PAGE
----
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News: Lawmakers from Oromia urge AU to “intervene and negotiate” to end conflict in Oromia, repeat call for warring parties

Headquarters of the African Union in Addis Abeba. Photo: AU

Addis Abeba – Ethiopian members of the national parliament who are elected from Oromia regional state, sent a letter to the African Union suggesting the continental body to “intervene and negotiate to reach an agreement” to resolve the war in Oromia that has been going on for almost five years between the Oromo Liberation Army and the Ethiopian government.

In a letter addressed to the AU, a copy of which is seen by Addis Standard, the MPs said they would like to see a peaceful resolution between the warring parties.

The letter made a reference to a call made in February by president of the Oromia regional state Shimelis Abdissa made for reconciliation with the OLA while addressing the 6th regular meeting of Caffee Oromia, the regional council. In response the Oromo Liberation Army (OLA), said that any call for peaceful resolution of the ongoing war in Oromia “through civilized discourse” is “a welcome news”, but cautioned that the call “lacks the requisite clarity and nuance to be too optimistic about the overtures of an imminent peace process in Oromia”.

Expressing their happiness over the AU brokered cessation of hostilities between the federal government and the TPLF, the lawmakers said they are “deeply saddened that [the] African Union underestimated the fighting that has claimed many lives in Oromia region of Ethiopia for more than four years.”

In a similar call addressed to the office of Prime Minister Abiy Ahmed, the House of People’s Representatives (HoPR) and the Ruling Prosperity Party, the lawmakers made the call for peace end of the conflict and stated that “the government should get out of political conspiracy and of the agenda of destroying the armed forces operating in Oromia” and instead commit to negotiated peaceful resolution of the conflict.

In addition, the MPs asked the government to “prepare itself for a true and fairly formulated peace agreement” as the war in Oromia is causing multilayered destruction, noting that the instability, turmoil, and violence in Oromia are endangering human lives, causing economic and social problems in the region and beyond. 

“If this situation of civil war in Oromia is not resolved, we are concerned that the number of armed forces operating in Oromia will increase further and the problems we have experienced in the past four years may continue”, the MPs warned, adding that, “If the problem is not resolved timely, it’s repercussions will increase, and solving it will be difficult.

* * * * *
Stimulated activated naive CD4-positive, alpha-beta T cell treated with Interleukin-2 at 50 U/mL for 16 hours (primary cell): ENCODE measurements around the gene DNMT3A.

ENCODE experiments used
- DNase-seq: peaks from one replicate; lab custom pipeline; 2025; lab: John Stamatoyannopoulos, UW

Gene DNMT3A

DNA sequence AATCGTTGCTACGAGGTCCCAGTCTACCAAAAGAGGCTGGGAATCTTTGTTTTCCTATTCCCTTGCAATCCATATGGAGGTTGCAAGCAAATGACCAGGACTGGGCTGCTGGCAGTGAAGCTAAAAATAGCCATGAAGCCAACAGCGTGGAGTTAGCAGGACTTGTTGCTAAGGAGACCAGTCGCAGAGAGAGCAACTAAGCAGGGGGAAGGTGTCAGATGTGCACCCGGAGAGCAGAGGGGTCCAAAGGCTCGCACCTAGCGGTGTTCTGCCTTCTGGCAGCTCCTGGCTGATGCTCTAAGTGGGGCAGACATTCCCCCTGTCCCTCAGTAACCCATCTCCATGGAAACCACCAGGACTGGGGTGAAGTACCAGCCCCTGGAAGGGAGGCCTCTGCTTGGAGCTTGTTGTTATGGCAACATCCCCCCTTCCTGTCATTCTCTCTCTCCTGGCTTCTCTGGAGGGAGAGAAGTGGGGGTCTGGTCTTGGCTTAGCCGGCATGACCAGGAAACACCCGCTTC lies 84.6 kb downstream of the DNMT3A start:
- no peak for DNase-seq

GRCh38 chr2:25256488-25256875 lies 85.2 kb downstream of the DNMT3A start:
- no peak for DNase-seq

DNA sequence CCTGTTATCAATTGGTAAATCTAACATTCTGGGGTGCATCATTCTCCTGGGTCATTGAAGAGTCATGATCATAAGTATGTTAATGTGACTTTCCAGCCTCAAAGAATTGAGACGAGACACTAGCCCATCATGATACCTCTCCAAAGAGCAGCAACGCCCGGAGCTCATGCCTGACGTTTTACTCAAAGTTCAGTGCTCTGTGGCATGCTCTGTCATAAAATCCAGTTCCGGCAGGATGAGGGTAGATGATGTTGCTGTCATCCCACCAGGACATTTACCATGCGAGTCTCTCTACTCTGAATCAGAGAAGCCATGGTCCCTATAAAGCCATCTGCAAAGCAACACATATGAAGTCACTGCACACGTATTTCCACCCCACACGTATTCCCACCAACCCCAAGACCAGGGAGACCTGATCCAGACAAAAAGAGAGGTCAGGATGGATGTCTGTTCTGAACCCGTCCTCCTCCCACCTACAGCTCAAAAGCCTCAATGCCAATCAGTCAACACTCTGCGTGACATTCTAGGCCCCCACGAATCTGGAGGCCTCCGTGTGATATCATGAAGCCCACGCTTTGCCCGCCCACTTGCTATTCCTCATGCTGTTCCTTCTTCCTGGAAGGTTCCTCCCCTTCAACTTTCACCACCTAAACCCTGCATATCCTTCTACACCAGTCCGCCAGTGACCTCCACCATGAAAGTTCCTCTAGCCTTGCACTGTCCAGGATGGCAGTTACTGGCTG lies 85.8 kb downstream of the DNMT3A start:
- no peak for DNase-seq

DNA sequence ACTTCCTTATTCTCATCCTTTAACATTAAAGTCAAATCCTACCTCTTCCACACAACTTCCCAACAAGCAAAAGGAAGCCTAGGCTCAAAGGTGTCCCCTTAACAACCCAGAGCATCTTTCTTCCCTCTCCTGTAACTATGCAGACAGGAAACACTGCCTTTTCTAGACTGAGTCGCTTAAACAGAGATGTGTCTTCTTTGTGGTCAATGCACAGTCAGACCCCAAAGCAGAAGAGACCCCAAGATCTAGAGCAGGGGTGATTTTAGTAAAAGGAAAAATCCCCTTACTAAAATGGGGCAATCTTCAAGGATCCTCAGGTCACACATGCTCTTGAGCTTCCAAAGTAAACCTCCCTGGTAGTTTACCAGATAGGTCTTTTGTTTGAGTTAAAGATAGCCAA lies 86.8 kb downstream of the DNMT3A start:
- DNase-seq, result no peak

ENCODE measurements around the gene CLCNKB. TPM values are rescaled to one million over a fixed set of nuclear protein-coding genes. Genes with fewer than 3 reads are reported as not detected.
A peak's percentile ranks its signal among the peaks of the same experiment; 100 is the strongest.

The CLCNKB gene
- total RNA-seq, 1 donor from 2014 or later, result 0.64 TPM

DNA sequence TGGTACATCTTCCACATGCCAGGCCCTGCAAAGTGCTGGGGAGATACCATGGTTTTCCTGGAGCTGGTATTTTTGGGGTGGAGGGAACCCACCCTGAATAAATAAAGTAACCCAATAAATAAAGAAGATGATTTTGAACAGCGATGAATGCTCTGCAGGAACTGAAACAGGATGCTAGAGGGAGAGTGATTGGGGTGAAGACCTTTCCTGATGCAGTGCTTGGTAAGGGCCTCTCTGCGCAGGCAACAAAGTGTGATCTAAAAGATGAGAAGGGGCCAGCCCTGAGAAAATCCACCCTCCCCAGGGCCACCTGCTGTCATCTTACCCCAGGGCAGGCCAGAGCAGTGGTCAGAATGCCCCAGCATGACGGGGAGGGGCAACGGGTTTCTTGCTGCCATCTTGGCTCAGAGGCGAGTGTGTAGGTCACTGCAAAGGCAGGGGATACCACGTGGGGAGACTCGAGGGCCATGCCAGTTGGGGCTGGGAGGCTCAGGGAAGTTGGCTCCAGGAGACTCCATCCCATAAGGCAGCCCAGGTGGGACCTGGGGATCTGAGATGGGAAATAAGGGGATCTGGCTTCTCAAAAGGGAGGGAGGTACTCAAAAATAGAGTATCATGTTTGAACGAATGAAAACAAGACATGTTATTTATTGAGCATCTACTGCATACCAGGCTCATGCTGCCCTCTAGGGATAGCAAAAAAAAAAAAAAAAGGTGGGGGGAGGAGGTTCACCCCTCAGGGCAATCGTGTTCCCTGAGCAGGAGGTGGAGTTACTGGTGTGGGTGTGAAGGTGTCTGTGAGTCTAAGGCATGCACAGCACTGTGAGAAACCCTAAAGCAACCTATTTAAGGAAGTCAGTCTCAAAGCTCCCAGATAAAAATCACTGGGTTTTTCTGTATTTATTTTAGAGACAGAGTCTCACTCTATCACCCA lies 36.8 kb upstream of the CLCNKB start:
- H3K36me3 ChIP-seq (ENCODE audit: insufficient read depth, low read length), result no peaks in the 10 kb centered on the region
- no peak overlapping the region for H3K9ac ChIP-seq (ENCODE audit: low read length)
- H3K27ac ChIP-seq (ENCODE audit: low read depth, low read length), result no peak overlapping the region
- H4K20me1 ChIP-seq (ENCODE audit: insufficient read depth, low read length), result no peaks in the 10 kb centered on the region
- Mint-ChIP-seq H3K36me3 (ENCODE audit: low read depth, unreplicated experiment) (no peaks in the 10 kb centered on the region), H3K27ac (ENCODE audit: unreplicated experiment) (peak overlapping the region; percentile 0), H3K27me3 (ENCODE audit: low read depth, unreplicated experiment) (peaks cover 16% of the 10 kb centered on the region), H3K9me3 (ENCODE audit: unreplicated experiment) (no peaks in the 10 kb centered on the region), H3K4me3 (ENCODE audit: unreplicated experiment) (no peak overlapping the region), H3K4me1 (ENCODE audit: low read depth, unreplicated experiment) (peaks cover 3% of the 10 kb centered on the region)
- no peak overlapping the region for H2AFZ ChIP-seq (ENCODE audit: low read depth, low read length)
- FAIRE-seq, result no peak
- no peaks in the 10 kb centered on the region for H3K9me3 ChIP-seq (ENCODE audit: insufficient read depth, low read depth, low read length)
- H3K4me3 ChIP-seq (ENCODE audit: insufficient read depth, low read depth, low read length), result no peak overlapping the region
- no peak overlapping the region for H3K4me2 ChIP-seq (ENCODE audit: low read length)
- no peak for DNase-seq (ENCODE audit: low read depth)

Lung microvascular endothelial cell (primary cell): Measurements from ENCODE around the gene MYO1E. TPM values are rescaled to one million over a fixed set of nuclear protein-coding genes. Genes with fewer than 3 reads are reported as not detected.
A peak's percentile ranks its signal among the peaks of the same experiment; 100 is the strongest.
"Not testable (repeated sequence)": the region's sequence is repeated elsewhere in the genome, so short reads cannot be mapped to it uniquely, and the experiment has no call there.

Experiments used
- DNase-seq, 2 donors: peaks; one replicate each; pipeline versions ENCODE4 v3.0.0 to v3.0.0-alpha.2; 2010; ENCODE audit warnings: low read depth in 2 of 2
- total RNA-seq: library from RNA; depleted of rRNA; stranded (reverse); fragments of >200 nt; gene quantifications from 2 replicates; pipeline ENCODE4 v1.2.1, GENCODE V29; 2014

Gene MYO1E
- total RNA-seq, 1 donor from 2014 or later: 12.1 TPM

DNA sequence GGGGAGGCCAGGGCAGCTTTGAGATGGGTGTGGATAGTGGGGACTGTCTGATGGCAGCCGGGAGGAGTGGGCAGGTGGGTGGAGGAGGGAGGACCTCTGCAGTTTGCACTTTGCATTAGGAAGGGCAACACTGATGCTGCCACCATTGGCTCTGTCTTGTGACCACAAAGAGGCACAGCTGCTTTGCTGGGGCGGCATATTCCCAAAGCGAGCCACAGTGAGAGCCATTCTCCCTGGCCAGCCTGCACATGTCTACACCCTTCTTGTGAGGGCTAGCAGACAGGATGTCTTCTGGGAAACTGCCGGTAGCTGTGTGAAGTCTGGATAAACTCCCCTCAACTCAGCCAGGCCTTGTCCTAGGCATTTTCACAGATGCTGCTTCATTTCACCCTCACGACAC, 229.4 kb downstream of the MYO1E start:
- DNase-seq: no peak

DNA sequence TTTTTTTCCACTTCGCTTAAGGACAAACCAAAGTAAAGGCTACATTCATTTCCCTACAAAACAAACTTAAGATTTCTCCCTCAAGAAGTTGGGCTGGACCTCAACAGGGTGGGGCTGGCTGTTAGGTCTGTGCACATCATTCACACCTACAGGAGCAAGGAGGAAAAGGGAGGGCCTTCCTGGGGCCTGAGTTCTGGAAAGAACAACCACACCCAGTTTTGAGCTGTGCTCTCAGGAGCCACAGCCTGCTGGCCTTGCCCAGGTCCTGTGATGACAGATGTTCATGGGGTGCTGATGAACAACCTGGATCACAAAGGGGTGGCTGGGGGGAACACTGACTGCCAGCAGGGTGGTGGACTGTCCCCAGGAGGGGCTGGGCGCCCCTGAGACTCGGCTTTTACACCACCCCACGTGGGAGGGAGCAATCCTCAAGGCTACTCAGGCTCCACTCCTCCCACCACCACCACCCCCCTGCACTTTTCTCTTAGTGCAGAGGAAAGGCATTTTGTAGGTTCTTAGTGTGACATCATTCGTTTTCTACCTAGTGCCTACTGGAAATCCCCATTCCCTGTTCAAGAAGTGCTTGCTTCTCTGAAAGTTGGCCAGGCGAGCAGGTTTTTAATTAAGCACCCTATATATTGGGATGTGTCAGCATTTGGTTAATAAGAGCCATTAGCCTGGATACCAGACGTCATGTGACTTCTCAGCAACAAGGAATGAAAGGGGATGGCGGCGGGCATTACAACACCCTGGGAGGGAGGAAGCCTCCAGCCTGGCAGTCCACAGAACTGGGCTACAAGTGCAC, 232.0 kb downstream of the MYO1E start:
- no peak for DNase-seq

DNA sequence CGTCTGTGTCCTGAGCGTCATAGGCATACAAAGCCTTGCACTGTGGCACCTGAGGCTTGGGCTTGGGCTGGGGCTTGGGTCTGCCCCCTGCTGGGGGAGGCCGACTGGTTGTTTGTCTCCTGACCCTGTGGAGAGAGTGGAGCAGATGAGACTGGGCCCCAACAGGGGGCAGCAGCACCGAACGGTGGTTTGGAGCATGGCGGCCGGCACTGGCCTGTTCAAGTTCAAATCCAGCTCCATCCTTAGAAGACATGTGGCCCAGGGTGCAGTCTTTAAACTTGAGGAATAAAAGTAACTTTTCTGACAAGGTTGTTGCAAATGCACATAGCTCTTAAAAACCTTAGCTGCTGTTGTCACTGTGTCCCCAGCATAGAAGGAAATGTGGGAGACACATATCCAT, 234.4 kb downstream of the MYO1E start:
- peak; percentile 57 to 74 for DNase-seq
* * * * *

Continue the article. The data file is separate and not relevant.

The MPs also extended their call to the Oromo liberation Army (OLA) to “negotiate with the Ethiopian government and solve the problem through dialogue” and for he rebel group to be “flexible”; they added that that in “political negotiations everything can’t be gained and everything will not be lost”.

“Your questions will be answered in the short, medium and long term, as the political situation changes. Some of your demands will not be answered overnight; they will get answers through a gradual process” the MPs plead the OLA.

Appreciating the African Union’s role in ending and mediating the war and ensuing security crisis in northern Ethiopia, the lawmakers from the Oromia regional state raised their concern that the AU “underestimated the fighting that has claimed many lives in Oromia for more than four years.” 

They asked the “African Union to intervene and mediate the warring parties to reach an agreement” emphasizing the necessity of a peaceful resolution to the war in the Oromia region.

The MPs latest call for the peaceful resolution of the war in Oromia came in the backdrop of U.S Secretary of State Antony Blinken’s remarks where he “expressed concerns about the situation in Oromia and the need for a resolution through dialogue,” subsequent to meeting with Prime Minister Abiy Ahmed in his first visit to Ethiopia last week.

On 05 December 2022, the same MPs, after discussing the security circumstances in the Oromia region drafted a letter urging the government to mediate and reach a peace agreement with the Oromo Liberation Army (OLA), in the same way it did with Tigrayan forces, and sent it to Prime Minister Abiy Ahmed and concerned bodies, calling for an end to conflict in the region. AS

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